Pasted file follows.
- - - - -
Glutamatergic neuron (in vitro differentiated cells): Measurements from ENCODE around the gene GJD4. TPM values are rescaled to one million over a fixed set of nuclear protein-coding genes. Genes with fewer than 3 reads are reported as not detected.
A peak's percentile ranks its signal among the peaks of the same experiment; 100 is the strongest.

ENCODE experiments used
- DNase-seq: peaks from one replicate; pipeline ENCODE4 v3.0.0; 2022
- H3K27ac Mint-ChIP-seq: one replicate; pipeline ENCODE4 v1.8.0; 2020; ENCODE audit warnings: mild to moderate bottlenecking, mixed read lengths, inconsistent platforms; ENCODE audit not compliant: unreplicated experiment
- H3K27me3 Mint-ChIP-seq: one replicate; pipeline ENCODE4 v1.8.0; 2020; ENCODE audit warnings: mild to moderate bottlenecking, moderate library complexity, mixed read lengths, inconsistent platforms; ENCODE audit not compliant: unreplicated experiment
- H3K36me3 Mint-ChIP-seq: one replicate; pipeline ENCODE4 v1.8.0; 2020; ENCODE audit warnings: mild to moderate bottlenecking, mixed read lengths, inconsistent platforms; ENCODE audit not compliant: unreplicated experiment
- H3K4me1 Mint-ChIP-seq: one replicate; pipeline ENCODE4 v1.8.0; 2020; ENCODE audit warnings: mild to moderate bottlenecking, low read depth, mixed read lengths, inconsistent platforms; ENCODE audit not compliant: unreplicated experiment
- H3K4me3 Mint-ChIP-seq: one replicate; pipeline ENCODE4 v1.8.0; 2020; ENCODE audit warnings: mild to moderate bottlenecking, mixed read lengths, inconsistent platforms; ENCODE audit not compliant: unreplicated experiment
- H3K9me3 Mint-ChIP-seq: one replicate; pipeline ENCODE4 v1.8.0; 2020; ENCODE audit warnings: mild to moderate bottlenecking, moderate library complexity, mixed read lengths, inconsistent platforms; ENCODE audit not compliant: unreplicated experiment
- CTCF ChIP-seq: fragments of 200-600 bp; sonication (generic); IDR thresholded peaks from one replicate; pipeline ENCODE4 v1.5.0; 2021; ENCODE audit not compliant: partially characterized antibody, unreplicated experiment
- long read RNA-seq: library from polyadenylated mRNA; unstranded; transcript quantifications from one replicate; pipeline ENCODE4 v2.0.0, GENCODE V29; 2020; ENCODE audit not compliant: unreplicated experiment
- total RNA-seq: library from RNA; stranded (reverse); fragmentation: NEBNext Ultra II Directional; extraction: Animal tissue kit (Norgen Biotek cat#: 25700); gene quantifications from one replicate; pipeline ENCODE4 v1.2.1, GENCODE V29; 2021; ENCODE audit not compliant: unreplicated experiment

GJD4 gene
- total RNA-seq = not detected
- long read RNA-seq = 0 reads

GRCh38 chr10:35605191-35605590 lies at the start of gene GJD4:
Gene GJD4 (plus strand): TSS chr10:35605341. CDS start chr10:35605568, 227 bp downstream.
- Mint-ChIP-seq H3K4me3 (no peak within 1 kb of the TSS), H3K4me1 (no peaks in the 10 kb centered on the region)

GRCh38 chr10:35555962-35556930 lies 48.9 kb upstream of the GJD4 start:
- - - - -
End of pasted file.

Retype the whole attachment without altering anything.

Glutamatergic neuron (in vitro differentiated cells): Measurements from ENCODE around the gene GJD4. TPM values are rescaled to one million over a fixed set of nuclear protein-coding genes. Genes with fewer than 3 reads are reported as not detected.
A peak's percentile ranks its signal among the peaks of the same experiment; 100 is the strongest.

ENCODE experiments used
- DNase-seq: peaks from one replicate; pipeline ENCODE4 v3.0.0; 2022
- H3K27ac Mint-ChIP-seq: one replicate; pipeline ENCODE4 v1.8.0; 2020; ENCODE audit warnings: mild to moderate bottlenecking, mixed read lengths, inconsistent platforms; ENCODE audit not compliant: unreplicated experiment
- H3K27me3 Mint-ChIP-seq: one replicate; pipeline ENCODE4 v1.8.0; 2020; ENCODE audit warnings: mild to moderate bottlenecking, moderate library complexity, mixed read lengths, inconsistent platforms; ENCODE audit not compliant: unreplicated experiment
- H3K36me3 Mint-ChIP-seq: one replicate; pipeline ENCODE4 v1.8.0; 2020; ENCODE audit warnings: mild to moderate bottlenecking, mixed read lengths, inconsistent platforms; ENCODE audit not compliant: unreplicated experiment
- H3K4me1 Mint-ChIP-seq: one replicate; pipeline ENCODE4 v1.8.0; 2020; ENCODE audit warnings: mild to moderate bottlenecking, low read depth, mixed read lengths, inconsistent platforms; ENCODE audit not compliant: unreplicated experiment
- H3K4me3 Mint-ChIP-seq: one replicate; pipeline ENCODE4 v1.8.0; 2020; ENCODE audit warnings: mild to moderate bottlenecking, mixed read lengths, inconsistent platforms; ENCODE audit not compliant: unreplicated experiment
- H3K9me3 Mint-ChIP-seq: one replicate; pipeline ENCODE4 v1.8.0; 2020; ENCODE audit warnings: mild to moderate bottlenecking, moderate library complexity, mixed read lengths, inconsistent platforms; ENCODE audit not compliant: unreplicated experiment
- CTCF ChIP-seq: fragments of 200-600 bp; sonication (generic); IDR thresholded peaks from one replicate; pipeline ENCODE4 v1.5.0; 2021; ENCODE audit not compliant: partially characterized antibody, unreplicated experiment
- long read RNA-seq: library from polyadenylated mRNA; unstranded; transcript quantifications from one replicate; pipeline ENCODE4 v2.0.0, GENCODE V29; 2020; ENCODE audit not compliant: unreplicated experiment
- total RNA-seq: library from RNA; stranded (reverse); fragmentation: NEBNext Ultra II Directional; extraction: Animal tissue kit (Norgen Biotek cat#: 25700); gene quantifications from one replicate; pipeline ENCODE4 v1.2.1, GENCODE V29; 2021; ENCODE audit not compliant: unreplicated experiment

GJD4 gene
- total RNA-seq = not detected
- long read RNA-seq = 0 reads

GRCh38 chr10:35605191-35605590 lies at the start of gene GJD4:
Gene GJD4 (plus strand): TSS chr10:35605341. CDS start chr10:35605568, 227 bp downstream.
- Mint-ChIP-seq H3K4me3 (no peak within 1 kb of the TSS), H3K4me1 (no peaks in the 10 kb centered on the region)

GRCh38 chr10:35555962-35556930 lies 48.9 kb upstream of the GJD4 start: